“If there was, he was too busy dyin’ to tell me ‘bout it,” I said and its shoulders slumped. “He wanted you dead dag-gum bad.”




It didn’t move towards me so I went on. “Blatche must’ve spent years gatherin’ up all them curses to make that blasted dagger.”

“I been thinkin’ and it don’t make sense fer him to do that all just ‘cause you didn’t follow his orders,” I said. “What was it?”

“And why should I tell you, Dwarf?” it asked, blood spillin’ out its mouth’n hissin’ on the ground. I looked at it long’n hard.

“Why not?” I asked. “Looks like the curse is gonna either gall-durn kill you or wear off here soon. Talkin’s somethin’ to do till then.”



“Fine then,” it spat. “Talk. Tell me how you ended’ up workin’ fer Blatche. If I believe you maybe I’ll garl-friggin tell you.”

So I told it my story, how we found the dagger stuck to a lady’s hand in the middle of a dragon’s eye and how Blatche duped me.

Its face was puffin’ and swellin’ more than before but it perked right up when I mentioned the dog. “Candle? Do you have him?”

“Naw. Poor dog got et by a cave worm on the way down to find you,” I said. Then I almost turded when the kholoth started cryin’.




It sat down on the ground so hard, the earth shook under my feet and a bunch more cracks opened up in its skin, lettin’ hot blood ooze out.

“Candle!” the kholoth howled like a big damn rock baby. “What’re you cryin’ ‘bout?” I asked. It was a sweet dog and all, but still.

“Poor Candle! Sweet Candle!” it sobbed. “He was my dog. I took him to the wizard when he started glowin’ green.”

“When was that?” I asked. It wiped away oily tears with its one unstuck hand. “Back when I was just a reg’lar kobald.”




“He said . . . if I’d work with him, he’d make candle better. Then he started bringin’ me dwarves to eat.” I almost lost my dinner there.

“That dag-blasted son of a hoop-skirtin’ bastard!” I yapped. I was so friggin’ glad I’d killed Blatche at that moment.




“How long’d this go on?” I asked, but I knew it’d been a long time. A kobald’s gotta eat a hell of a lot of dwarfs to become a kholoth.

“Couple years,” it said. “Wizard Blatche kept me in his keep feedin’ me dwarf. It was good, sure, but I got sick of it really.”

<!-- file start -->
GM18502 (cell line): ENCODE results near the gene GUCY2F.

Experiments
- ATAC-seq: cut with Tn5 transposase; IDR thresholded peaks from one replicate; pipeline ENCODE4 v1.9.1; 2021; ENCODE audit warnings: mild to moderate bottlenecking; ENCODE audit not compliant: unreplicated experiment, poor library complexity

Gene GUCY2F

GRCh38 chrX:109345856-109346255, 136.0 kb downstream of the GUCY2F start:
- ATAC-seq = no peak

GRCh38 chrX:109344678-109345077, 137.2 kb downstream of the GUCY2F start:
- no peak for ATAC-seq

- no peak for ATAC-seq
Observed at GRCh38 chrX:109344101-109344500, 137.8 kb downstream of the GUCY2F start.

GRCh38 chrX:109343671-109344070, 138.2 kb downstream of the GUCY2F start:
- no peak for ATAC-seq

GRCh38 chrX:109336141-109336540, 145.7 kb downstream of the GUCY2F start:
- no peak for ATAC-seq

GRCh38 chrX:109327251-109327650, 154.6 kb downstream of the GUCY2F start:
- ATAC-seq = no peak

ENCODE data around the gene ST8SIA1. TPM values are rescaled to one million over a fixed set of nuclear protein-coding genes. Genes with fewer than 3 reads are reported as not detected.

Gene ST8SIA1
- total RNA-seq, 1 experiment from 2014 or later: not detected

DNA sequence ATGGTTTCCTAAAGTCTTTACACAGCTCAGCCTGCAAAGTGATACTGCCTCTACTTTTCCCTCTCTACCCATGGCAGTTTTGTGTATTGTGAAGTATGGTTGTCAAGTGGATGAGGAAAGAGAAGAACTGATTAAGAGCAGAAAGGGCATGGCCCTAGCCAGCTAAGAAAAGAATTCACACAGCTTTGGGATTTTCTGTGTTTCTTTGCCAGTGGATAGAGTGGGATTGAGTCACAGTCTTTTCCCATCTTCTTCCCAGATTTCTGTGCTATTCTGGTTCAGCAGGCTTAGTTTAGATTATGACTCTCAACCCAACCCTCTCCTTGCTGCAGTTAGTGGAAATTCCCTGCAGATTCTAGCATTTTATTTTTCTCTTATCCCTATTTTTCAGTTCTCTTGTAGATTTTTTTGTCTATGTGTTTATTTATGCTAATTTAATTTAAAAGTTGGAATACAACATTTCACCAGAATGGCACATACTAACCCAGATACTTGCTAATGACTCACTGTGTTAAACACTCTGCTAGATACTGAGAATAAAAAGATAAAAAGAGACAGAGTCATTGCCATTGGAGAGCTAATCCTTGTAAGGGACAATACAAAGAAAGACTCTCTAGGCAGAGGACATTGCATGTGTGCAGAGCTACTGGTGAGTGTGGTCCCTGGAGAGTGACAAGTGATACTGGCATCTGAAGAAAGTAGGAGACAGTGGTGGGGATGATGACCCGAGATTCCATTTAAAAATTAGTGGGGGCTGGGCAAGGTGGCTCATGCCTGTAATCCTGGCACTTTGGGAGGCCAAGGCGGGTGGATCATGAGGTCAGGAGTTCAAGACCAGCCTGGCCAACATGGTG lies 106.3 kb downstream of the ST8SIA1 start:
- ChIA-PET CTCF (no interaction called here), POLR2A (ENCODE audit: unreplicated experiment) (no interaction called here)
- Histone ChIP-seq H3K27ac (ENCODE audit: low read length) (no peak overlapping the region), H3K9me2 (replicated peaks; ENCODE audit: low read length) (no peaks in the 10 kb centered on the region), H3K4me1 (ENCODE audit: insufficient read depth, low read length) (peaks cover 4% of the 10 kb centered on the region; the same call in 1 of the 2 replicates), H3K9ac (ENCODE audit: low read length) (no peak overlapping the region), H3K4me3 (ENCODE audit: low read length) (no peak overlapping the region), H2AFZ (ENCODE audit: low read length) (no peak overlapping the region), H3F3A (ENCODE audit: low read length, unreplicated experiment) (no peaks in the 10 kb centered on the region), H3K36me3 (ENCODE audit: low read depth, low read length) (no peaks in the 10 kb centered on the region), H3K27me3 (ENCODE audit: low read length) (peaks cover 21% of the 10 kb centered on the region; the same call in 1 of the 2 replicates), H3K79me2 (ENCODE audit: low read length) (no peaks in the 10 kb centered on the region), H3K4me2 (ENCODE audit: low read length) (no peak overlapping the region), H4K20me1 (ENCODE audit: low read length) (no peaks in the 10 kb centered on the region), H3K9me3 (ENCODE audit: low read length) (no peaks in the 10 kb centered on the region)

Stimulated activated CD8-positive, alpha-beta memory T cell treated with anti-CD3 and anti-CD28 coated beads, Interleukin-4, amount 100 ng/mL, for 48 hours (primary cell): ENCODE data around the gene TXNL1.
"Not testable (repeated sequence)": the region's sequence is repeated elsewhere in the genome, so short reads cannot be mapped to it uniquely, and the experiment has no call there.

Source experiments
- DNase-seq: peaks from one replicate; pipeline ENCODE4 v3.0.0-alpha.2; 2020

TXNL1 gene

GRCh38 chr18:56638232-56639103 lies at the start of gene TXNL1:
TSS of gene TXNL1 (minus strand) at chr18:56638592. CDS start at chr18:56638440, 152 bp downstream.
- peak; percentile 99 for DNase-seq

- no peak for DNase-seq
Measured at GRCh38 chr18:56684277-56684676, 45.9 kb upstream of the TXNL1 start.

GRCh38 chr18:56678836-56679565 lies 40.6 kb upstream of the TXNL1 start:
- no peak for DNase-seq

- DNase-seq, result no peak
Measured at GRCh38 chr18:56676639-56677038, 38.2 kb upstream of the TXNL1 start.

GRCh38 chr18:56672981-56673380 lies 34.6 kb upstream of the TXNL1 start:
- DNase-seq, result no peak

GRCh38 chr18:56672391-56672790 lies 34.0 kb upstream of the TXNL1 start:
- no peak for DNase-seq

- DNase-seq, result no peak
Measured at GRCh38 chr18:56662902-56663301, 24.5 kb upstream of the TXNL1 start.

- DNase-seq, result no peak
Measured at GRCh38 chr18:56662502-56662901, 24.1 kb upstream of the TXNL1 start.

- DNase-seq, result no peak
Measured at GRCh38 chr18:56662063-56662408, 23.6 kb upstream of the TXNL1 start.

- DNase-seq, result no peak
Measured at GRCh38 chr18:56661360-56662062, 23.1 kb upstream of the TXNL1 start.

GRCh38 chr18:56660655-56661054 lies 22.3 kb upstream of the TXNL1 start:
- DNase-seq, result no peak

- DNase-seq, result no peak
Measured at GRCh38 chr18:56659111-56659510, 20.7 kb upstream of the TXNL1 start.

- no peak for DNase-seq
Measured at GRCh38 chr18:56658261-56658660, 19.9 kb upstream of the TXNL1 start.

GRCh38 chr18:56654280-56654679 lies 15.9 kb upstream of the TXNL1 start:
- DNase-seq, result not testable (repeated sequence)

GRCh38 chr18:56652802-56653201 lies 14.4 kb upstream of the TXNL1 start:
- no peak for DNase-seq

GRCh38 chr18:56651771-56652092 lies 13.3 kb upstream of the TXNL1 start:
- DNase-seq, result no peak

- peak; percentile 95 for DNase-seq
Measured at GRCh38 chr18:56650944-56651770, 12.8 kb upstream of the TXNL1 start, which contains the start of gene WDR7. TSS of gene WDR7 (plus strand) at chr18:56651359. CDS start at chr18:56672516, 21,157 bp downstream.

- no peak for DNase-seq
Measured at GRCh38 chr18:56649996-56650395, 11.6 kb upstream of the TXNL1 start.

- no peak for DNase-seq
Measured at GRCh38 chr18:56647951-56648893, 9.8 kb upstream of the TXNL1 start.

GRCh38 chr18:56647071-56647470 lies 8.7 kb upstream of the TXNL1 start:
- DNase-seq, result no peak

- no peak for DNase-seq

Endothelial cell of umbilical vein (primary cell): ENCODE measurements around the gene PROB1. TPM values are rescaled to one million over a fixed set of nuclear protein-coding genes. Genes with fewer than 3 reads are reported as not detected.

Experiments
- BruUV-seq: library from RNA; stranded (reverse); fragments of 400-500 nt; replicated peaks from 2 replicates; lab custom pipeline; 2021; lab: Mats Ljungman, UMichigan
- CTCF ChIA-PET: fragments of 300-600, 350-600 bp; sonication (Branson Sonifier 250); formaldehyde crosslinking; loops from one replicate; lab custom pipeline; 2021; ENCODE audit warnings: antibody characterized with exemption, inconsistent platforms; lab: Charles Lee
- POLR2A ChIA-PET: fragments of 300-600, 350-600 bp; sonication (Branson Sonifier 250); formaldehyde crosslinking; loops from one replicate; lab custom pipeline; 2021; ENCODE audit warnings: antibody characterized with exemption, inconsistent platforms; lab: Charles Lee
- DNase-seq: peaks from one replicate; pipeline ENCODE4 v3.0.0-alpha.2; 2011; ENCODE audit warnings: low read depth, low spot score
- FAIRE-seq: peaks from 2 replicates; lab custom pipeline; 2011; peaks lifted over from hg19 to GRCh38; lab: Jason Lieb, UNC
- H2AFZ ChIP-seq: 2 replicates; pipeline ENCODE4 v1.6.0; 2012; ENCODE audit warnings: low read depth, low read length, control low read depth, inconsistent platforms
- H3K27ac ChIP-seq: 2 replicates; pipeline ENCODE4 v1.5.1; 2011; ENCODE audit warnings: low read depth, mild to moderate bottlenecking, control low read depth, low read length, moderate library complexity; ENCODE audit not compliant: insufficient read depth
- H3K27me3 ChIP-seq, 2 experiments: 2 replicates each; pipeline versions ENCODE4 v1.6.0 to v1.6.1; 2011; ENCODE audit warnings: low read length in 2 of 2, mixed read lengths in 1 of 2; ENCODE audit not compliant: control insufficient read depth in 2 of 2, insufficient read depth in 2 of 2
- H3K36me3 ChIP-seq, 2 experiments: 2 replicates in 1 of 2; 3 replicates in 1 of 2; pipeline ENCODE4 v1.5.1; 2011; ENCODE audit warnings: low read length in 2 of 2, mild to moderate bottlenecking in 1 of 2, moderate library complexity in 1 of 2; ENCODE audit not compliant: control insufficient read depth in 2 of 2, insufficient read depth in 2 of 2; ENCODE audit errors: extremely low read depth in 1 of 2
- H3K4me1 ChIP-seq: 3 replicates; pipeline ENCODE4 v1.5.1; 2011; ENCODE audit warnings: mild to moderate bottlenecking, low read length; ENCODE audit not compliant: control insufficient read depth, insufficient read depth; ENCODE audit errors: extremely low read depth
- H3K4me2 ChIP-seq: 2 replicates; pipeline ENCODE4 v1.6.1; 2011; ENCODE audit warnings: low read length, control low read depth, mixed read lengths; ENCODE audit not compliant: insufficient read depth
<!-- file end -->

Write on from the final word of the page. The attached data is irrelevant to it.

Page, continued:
“After a couple weeks I wanted out, but he made me stay,” it said. I didn’t know if I believed it at first. Sounded cushy for a kobald.

Kobalds love the taste of dwarf. It’s just how they’re made. They’re born to be our enemies. Still, I was startin’ to feel sorry fer it.




Probly wouldn’t’ve felt bad fer the thing if it’d killed them dwarves itself. But it was just eatin’ what it was told to save its durn dog.



“So then what happened?” I asked. “I kept eatin’ what Blatche gave me and I kept gettin’ stronger till one day I got real friggin’ sick”

“I slept fer near a damn week’n when I woke up I looked like this.” I doubted it looked like that. The thing was startin’ to fall apart.

Several of its pointy rock scales had fallen off its torso leavin’ nasty gapin’ wounds. Steam was risin’ from the ground all ‘round it.

“When Blatche wouldn’t help Candle, I told him I was leavin’. He yelled at me not to go, but he couldn’t stop me anymore,” it said.




“Then he took Candle and said he would kill her if I didn’t do what he said. I would have killed him then, but this . . . ” It raised its arm.

“Bein’ a kholoth slows me down.” Its skin was splittin’ more than ever and its rocky scales was fallin’ off in chunks.




“So what’d you do then?” I asked. It snorted and a piece of its nostril flew into the dirt. “I went home. Back to my pod.”